Australia 28-49 New Zealand, Tri-Nations, Melbourne, July 31
All Blacks sweep Wallabies aside
July 31, 2010
New Zealand's Mils Muliaina dives over to score at the Etihad Stadium
© Getty Images
New Zealand powered to a 49-28 victory over Australia at the Etihad Stadium in Melbourne on Saturday to take a stranglehold on this year's Tri-Nations.
Two tries from fullback Mils Muliaina plus further scores from fly-half Dan Carter, flanker Richie McCaw, wingers Cory Jane and Joe Rokocoko and replacement Corey Flynn saw the All Blacks sweep their cross-Tasman rivals aside and remain on course for the southern hemisphere crown. The Wallabies had taken an early lead through a try for winger Drew Mitchell but the speedster was sent-off at the start of the second-half for his second yellow card offence. Further tries to fullback Adam Ashley-Cooper and flanker Rocky Elsom added some respectability to the scoreline but they were always second best to a rampant New Zealand side.
The All Blacks wasted no time in underlining their counter-attacking prowess with Muliaina bursting through in midfield, but the Wallabies gave as good as they got with Matt Giteau, restored to fly-half in place of the suspended Quade Cooper, and James O'Connor carving the visitors open with apparent ease. The All Blacks conceded an offside penalty as they desperately re-grouped and Giteau converted - via the woodwork - to open the scores.
The lead was short-lived with Carter making Wallabies hooker Stephen Moore pay for an offence at the breakdown with an excellent long-range kick. But the All Blacks' No.10 went from hero to zero in a moment with Mitchell charging down a clearance before scooping up the loose ball to score in the corner. Giteau hit the post again with the conversion but this time his effort bounced wide.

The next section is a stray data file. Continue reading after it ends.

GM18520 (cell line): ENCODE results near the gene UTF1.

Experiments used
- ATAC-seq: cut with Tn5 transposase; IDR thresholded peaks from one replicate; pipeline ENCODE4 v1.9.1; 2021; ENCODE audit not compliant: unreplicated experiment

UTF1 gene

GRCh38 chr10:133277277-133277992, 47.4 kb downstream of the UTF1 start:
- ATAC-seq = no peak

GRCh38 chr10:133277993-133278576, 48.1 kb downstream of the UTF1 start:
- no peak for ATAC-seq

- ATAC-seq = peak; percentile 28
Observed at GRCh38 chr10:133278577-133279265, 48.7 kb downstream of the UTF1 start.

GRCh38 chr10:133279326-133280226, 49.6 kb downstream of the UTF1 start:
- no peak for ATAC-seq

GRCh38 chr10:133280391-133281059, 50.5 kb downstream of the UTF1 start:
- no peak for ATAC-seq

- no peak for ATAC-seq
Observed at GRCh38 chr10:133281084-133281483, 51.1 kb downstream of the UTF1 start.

The reply from the All Blacks was swift. Carter's rollercoaster of a game continued with a charge down of Berrick Barnes' attempted clearance and the grateful No.10 claimed the ball before falling over the line for the try. His conversion gave New Zealand the lead for the first time in the game and it was not long before they were celebrating again.
Flanker Jerome Kaino won the initial turnover before lock Brad Thorn and hooker Keven Mealamu kept the ball alive in midfield. It was then worked wide to wing Jane, who showed great skill and awareness to kick on as he ran out of room. Muliaina was the beneficiary, crossing for the third try of an electric opening period.
A scrum penalty against the All Blacks allowed Giteau the chance to stem the All Blacks' tide but he pulled his effort wide. The Wallabies' No.10 was given an immediate chance to atone for his error when Thorn was caught offside and he slotted the kick to keep his side in touch.
It was then the turn of the New Zealand forwards to punch through the heart of the Wallabies but some mighty defence from the hosts, with flanker David Pocock at its core, eventually forced the turnover. And the Wallabies pack scored another minor victory shortly after with Owen Franks sent to the sin-bin for dangerous use of the shoulder following another bruising exchange, although replays suggested he may have been harshly treated.